What is the power rating of a resistor?
The power rating of a resistor defines the maximum energy a resistor can (safely) dissipate. As is stated by Joule’s first law, the generated electrical power is related to the voltage and current:
When the electrical power equals the dissipated heat (by radiation, convection and conduction), the temperature of the resistor will stabilize. The temperature is not equal across the resistor. The resistor body is slightly hotter than the terminals, with the highest temperature at the center of the body. The higher the rate of heat dissipation to the environment, the lower the temperature rise will be. Larger resistors with a bigger surface area can generally dissipate heat at a higher rate. If the (average) power dissipation is larger than the power rating, the resistor may be damaged. This can have several consequences. The resistance value can shift permanently, the lifetime can significantly be reduced or the component is completely damaged resulting in an open circuit. In extreme cases the excessive power can even cause a fire. Special flameproof resistors are available, that cause a circuit brake before the temperature reaches a dangerous state.
Power rating definition
The power rating of a resistor defines the maximum energy a resistor can (safely) dissipate.
The nominal power rating is defined for a certain ambient temperature in free air. Note that the amount of energy that a resistor in practise can dissipate without causing damage, is strongly dependent on the operating conditions and therefore not equal to the nominal power rating. For example, a higher ambient temperature can significantly reduce the power rating. This effect is referred to as derating. It should be taking into account by the designer. Often the power rating is chosen largely above the electric power. Typically resistors are rated for a temperature of 70°C, above this resistor starts to derate. This means that above this temperature the resistor can only utilize a reduced power level. This is illustrated by a derating curve.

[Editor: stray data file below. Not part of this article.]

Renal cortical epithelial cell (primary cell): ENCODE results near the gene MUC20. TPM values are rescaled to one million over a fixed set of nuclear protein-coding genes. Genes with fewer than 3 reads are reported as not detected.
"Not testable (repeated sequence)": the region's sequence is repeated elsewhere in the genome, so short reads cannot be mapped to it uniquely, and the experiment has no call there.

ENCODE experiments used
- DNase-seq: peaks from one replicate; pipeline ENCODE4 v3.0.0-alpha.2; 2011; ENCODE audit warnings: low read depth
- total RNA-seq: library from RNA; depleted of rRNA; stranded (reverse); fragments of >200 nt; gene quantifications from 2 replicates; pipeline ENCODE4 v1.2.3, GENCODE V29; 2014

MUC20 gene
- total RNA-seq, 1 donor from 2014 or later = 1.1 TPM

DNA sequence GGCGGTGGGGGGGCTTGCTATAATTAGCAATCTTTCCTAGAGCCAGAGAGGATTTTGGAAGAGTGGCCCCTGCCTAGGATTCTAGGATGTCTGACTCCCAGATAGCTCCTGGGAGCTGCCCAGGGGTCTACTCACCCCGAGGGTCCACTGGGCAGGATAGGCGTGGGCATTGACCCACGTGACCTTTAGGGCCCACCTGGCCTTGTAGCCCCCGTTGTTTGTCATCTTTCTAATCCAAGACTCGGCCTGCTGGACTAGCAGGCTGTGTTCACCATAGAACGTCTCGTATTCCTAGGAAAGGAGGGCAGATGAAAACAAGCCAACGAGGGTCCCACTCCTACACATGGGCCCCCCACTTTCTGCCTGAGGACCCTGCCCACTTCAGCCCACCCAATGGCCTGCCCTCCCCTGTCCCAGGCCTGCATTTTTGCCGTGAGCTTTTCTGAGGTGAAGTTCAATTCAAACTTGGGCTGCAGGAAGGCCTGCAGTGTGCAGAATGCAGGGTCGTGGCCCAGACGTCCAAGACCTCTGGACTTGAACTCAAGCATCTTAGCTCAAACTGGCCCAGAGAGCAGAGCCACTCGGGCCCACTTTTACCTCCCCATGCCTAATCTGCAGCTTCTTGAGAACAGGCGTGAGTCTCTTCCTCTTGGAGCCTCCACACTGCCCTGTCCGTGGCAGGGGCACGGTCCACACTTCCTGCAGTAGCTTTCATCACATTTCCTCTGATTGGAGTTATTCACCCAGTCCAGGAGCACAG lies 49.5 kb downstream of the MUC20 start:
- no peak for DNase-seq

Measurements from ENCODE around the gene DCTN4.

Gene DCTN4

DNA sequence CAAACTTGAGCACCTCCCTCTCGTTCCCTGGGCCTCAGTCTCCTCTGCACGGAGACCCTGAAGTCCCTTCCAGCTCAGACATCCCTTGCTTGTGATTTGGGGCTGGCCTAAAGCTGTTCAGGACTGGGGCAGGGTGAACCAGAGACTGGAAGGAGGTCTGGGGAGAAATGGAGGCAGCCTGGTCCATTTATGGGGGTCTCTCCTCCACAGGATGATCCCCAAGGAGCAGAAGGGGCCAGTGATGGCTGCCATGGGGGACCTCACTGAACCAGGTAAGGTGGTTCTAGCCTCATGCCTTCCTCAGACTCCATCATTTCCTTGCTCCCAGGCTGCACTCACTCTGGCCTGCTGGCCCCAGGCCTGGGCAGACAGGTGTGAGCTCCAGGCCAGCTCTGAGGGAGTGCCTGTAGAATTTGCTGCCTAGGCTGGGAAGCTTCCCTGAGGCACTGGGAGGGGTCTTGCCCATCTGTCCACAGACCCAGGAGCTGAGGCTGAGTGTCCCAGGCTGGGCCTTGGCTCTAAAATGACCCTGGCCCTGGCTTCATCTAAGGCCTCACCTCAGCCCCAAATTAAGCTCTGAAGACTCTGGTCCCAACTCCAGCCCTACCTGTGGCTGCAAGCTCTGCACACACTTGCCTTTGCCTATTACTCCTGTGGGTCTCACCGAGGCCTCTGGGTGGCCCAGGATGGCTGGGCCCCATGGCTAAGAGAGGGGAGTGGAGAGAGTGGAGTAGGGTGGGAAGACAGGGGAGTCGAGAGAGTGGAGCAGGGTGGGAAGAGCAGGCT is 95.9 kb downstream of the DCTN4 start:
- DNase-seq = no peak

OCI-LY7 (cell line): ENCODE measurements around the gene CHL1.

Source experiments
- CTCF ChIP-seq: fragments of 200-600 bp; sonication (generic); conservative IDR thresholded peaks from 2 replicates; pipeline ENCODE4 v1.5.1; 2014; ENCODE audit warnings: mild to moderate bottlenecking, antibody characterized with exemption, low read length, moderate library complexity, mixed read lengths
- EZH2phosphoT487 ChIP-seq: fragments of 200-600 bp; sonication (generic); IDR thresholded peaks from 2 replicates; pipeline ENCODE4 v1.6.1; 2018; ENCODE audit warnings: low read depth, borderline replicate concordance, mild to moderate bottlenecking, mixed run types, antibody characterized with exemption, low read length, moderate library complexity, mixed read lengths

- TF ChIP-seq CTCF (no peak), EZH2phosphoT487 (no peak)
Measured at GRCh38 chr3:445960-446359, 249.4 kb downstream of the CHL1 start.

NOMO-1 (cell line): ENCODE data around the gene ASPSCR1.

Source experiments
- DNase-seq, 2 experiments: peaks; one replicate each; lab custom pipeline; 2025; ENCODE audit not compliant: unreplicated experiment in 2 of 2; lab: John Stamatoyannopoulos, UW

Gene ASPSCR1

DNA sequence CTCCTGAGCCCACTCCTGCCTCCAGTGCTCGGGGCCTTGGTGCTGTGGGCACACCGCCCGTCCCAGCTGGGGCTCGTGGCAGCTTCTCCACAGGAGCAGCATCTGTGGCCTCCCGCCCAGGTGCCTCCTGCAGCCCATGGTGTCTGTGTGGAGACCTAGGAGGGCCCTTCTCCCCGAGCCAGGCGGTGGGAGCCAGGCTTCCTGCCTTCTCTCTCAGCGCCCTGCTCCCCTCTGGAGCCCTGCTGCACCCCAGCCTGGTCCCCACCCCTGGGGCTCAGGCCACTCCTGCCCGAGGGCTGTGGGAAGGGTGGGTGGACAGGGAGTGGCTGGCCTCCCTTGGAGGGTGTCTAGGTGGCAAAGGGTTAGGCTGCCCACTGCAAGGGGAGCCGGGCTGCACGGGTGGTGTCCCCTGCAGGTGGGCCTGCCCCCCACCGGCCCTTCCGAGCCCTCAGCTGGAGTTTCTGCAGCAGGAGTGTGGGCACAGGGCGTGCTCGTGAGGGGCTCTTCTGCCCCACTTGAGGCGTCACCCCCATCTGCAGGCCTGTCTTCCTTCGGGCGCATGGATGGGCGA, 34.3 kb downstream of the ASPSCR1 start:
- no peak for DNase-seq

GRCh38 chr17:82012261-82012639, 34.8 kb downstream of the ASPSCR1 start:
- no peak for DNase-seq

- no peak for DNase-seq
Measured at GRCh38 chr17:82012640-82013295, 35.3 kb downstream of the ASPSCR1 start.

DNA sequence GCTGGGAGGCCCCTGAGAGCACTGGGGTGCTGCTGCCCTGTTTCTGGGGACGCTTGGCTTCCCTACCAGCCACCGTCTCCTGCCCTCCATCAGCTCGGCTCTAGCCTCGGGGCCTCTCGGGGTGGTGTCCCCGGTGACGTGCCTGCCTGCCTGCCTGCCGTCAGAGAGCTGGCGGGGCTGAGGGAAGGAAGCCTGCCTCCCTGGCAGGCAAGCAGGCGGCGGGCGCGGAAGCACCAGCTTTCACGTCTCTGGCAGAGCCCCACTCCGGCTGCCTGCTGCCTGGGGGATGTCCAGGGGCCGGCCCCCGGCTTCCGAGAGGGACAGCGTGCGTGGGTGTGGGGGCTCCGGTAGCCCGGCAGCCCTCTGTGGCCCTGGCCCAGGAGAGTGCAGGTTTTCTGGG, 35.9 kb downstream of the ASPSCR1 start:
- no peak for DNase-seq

Next to the influence of the ambient temperature, there are several other factors impacting the derating. The most important factors are detailed below.
The rate of heat loss is limited by installing the resistor in an enclosure. The enclosure limits air flow and therefore the removal of heat by convection. Radiated heat will removed at a lower rate, because the walls of the enclosure act as a thermal barrier. The effect of the enclosure on the heat loss rate is strongly dependent on the size, shape, orientation, material and wall thickness. It is difficult to indicate how these parameters affect the temperature rise.
- Forced cooling
Increasing the heat transfer by forced convection allows for a higher watt dissipation than for normal natural convection. This can be achieved by creating an air flow, or even liquid cooling. Some resistors are designed with conducting air fins, to create a bigger surface for heat dissipation.
- Component grouping
On a circuit board resistors are often positioned close to each other. The heat radiation of one resistor will be received by the next resistor and therefore have an extra increase in temperature for a given power consumption.
Resistors loose heat by convection and radiation. When the air density decreases, the convection will also decrease. Above 30 km convection has dropped so low that only heat dissipation by radiation exists.
For most electronic circuits the power rating is not a key parameter, since those resistors dissipate low amounts of energy of one watt or less. In power electronics however, the power rating is an important characteristic. Generally speaking hereto is referred when power ratings are one watt or higher. Typical applications include power supplies, dynamic brakes, power conversion circuits, power amplifiers and heaters.